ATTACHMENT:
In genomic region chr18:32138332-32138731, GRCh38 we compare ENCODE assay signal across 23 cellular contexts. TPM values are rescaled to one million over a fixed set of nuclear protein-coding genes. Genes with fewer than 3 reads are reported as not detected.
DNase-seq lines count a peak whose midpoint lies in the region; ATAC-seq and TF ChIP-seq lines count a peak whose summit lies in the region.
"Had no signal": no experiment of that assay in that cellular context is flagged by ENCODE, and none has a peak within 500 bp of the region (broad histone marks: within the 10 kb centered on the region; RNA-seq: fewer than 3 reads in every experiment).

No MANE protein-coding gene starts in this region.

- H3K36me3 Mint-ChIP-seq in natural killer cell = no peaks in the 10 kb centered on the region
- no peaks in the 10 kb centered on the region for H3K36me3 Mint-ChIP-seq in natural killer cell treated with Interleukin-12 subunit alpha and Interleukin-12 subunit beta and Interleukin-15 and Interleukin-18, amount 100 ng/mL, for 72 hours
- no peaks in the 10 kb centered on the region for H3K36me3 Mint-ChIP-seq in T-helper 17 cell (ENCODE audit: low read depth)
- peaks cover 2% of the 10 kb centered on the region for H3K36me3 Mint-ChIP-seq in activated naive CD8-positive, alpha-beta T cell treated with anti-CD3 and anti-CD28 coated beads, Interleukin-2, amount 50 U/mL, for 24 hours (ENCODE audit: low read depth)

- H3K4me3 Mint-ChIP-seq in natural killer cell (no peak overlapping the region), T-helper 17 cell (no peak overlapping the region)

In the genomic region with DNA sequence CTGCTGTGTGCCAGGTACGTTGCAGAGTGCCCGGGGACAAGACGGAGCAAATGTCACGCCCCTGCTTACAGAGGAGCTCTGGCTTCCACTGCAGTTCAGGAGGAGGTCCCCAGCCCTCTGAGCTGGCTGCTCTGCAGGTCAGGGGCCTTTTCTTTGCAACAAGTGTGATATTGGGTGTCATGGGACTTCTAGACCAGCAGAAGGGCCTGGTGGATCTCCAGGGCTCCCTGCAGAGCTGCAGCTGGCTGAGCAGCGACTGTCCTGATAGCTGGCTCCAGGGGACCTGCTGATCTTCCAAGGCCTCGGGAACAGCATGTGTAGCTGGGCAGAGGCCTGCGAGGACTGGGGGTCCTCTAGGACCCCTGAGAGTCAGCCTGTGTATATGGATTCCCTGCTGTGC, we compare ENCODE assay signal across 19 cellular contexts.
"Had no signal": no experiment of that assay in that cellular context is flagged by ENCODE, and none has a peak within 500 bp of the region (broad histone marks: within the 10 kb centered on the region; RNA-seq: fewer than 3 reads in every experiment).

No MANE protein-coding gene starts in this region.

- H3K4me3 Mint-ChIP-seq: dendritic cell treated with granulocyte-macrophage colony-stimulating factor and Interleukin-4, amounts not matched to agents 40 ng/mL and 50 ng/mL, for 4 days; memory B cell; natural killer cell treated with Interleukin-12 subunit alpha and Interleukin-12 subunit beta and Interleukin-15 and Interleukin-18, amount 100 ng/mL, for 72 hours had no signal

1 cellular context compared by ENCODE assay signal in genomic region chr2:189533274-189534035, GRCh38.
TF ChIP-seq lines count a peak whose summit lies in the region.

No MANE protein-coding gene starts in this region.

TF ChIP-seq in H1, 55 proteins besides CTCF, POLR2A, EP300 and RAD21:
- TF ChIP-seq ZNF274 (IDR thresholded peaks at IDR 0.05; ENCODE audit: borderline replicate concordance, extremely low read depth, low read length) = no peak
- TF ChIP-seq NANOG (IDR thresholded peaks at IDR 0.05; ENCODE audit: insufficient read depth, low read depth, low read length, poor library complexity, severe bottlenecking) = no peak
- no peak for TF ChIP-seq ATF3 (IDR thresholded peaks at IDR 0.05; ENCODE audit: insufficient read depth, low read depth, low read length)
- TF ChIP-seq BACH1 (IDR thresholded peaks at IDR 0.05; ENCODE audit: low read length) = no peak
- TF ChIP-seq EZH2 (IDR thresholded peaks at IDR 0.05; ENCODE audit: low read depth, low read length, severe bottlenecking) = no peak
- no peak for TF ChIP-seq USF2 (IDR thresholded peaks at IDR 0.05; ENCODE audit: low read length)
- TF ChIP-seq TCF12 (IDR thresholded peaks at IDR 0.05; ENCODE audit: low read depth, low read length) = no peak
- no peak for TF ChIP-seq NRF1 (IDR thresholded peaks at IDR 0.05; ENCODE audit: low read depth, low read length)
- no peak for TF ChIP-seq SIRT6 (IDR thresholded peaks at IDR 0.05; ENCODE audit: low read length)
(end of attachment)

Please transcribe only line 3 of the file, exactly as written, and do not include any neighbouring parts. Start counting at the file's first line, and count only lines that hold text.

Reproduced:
"Had no signal": no experiment of that assay in that cellular context is flagged by ENCODE, and none has a peak within 500 bp of the region (broad histone marks: within the 10 kb centered on the region; RNA-seq: fewer than 3 reads in every experiment).